Whatever he writes, Watson certainly has an acute ear. Take this example from The Bush extract in this collection:
The mental images have not faded. The subject cannot be separated from the settings in which he worked: the hills and the trees and the fences and wooden sheds and yards and the cattle and crops and the back porches with their boots and coats, the smell of mud and manure, and the rush of the westerly in the pines. In a dry spell he would tap the tank beside the kitchen window. He tapped the barometer just about every day of his life. In the evening the wind moaned in the Chinese cedars, the calves bawled, the bulls roared their lust. At night the possums rattled their throats in the trees, fighting for territory, discouraging owls and dogs. The dogs barked, howled sometimes. Magpies welcomed the mornings with a warble, the thrush with its thrill of a song.
Or this from ‘Aussie Icons’:
Two or three days after Steve Irwin died, while standing in airport queue I heard a man say to his companion that Germaine Greer had ‘tried to gut an Aussie icon’. His companion was astounded to hear that anyone should be so insensitive. ‘I mean,’ said the man, ‘I wasn’t a big wrap for the bloke, but he was an icon and you have to respect that. You don’t go round gutting an icon.’
Or this from ‘War on Terror’:
It’s the word ‘war’. From the moment ‘war on terror’ was declared everything went fuzzy. Australians persuaded themselves that refugees from terror might be agents of terror. American soldiers went to fight in Iraq believing they were avenging 9/11. The whole world was conned into believing Hussein had weapons of mass destruction.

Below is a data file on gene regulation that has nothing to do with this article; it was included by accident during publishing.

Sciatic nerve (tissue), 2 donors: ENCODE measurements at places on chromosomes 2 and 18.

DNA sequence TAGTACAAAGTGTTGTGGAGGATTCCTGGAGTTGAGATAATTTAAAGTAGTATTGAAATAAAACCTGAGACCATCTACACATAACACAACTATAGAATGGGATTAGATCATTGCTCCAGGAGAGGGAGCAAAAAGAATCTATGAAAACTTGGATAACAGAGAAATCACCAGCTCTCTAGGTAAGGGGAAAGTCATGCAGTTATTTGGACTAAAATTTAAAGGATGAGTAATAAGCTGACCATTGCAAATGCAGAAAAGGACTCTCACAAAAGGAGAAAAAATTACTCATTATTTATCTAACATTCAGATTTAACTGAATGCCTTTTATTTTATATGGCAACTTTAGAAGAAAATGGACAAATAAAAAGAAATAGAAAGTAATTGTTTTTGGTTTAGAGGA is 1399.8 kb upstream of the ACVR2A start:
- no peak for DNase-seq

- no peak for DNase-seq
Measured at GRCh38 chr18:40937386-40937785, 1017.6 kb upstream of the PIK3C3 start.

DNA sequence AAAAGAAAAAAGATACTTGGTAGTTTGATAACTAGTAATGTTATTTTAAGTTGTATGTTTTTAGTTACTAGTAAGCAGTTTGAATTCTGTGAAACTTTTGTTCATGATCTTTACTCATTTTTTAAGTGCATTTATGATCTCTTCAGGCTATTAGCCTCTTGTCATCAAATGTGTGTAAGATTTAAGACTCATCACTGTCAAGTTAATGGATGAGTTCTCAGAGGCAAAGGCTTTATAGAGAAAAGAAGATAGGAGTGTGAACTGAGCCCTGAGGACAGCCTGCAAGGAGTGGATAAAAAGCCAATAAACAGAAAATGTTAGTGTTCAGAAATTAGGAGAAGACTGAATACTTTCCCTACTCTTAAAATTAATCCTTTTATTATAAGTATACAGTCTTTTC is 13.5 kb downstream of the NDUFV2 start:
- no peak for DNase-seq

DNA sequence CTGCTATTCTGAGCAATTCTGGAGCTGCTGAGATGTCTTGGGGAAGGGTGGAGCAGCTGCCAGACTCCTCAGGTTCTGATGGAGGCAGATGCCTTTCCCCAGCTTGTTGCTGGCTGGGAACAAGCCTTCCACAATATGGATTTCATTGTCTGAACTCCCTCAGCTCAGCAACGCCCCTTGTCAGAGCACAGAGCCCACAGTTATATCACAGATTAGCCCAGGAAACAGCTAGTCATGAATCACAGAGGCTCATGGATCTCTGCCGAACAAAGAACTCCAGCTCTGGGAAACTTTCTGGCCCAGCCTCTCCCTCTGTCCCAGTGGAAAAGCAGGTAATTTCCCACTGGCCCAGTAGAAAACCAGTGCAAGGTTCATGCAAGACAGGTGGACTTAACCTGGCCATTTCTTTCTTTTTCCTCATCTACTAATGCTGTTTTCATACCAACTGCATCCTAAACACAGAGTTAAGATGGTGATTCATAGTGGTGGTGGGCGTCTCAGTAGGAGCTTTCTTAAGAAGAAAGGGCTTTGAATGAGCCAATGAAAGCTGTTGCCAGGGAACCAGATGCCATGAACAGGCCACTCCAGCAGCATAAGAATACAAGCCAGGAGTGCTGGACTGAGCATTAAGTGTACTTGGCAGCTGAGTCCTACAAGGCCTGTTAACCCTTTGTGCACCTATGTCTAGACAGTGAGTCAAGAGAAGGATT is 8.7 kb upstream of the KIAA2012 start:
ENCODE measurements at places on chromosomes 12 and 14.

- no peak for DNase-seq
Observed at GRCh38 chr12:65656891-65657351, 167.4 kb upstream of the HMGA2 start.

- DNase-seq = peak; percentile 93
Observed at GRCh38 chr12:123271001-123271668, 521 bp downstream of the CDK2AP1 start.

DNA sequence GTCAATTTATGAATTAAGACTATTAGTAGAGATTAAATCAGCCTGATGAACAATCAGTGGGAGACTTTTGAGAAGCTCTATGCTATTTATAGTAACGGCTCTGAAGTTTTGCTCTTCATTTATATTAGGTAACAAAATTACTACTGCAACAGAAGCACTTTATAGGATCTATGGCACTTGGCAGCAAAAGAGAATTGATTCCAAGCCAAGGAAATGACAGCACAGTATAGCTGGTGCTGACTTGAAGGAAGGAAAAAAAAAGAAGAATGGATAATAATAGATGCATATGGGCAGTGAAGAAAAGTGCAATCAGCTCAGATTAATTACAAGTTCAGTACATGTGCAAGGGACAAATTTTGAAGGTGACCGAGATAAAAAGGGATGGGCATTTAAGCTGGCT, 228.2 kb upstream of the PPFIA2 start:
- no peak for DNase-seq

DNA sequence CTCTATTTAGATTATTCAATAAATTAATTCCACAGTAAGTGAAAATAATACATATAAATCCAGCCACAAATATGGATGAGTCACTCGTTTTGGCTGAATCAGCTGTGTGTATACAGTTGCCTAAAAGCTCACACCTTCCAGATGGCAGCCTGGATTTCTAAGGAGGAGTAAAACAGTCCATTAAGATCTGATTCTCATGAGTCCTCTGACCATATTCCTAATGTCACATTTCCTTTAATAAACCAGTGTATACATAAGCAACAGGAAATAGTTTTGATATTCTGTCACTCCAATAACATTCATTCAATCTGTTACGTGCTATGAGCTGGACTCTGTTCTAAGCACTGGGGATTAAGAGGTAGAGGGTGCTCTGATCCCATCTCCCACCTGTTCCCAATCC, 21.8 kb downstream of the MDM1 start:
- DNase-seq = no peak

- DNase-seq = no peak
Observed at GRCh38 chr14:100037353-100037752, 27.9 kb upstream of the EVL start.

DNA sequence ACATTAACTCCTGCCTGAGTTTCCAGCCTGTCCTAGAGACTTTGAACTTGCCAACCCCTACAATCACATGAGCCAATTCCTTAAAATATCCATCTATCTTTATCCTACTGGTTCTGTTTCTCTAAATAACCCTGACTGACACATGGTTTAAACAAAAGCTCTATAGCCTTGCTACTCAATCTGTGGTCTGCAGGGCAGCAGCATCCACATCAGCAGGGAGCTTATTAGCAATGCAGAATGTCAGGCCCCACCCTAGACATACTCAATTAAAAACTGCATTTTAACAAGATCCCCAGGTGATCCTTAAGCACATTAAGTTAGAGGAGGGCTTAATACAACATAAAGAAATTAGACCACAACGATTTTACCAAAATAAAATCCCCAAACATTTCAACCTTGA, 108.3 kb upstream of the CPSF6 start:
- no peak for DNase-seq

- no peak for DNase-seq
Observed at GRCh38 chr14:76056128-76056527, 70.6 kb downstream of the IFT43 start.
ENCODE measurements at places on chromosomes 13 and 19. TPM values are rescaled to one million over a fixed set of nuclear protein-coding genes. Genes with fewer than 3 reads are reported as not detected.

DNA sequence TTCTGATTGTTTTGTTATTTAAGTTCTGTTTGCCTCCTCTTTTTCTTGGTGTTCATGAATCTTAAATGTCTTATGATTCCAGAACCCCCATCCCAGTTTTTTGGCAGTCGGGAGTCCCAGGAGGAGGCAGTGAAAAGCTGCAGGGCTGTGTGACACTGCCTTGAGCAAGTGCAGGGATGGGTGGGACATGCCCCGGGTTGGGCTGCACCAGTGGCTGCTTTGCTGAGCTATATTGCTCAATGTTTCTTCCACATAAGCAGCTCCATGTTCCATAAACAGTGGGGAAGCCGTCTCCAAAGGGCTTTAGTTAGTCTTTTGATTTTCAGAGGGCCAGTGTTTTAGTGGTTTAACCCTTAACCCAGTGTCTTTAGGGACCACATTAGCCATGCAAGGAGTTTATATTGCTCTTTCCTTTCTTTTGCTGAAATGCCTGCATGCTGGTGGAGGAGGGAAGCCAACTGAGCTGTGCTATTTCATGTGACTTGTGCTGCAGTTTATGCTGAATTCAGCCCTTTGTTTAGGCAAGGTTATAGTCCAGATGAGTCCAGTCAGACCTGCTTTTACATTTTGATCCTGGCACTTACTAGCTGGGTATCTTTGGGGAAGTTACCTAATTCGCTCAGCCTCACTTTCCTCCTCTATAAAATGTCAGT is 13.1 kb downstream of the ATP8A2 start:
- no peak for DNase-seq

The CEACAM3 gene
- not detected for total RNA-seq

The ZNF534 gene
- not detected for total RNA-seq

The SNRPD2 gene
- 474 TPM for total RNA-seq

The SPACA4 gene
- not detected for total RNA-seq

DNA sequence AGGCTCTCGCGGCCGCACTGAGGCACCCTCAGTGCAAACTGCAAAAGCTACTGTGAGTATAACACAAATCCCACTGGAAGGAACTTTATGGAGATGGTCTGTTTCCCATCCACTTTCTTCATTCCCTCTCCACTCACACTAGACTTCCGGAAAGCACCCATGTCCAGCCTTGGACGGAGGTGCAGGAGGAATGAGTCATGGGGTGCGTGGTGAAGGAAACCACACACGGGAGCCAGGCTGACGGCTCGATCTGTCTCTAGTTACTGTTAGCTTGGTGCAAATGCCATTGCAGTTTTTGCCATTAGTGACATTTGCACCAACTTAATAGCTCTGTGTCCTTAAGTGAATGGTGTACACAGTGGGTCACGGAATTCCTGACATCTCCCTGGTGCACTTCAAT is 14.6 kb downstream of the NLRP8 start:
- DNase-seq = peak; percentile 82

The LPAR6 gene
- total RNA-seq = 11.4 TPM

An icon was originally an image of a saint or hero but it has now come to mean the actual person. Watson is not a pedant opposed to the evolution of language, merely the confusion that sometimes attends it. War is generally regarded as armed conflict between nations but terror is a state of mind which may be prompted by terrorist acts. Imprecision regarding a definition of war allows atrocities to be committed in its name
Don Watson disdains being described as a public intellectual and tells us that even after he’d been earning a living as a writer for 20 years he found it difficult to describe himself as such. Real writers were the Tolstoys, Prousts, Hemingways of the world, not scribblers like himself. He has no need for such modesty.
Tom Keneally has employed a pithy phrase – ‘dazzlingly elegant and perceptive’ – to describe Watson’s writing and that is a deserved testimonial. I have read virtually all of Watson’s books and many of these articles when they originally appeared in The Monthly. Even so, it is an enormous pleasure to have these pieces gathered together between two covers. Don Watson is a wonderful recorder and prophet of our times. Long may he be so.
Don Watson There It Is Again: Collected writings Vintage Books 2017 PB 352pp $34.99.
Bernard Whimpress is a historian who usually writes on sport. His most recent book is The Official MCC Ashes Story.
MATT WATSON Fabulous Phil: The Phil Carman Story. Reviewed by BernardWhimpress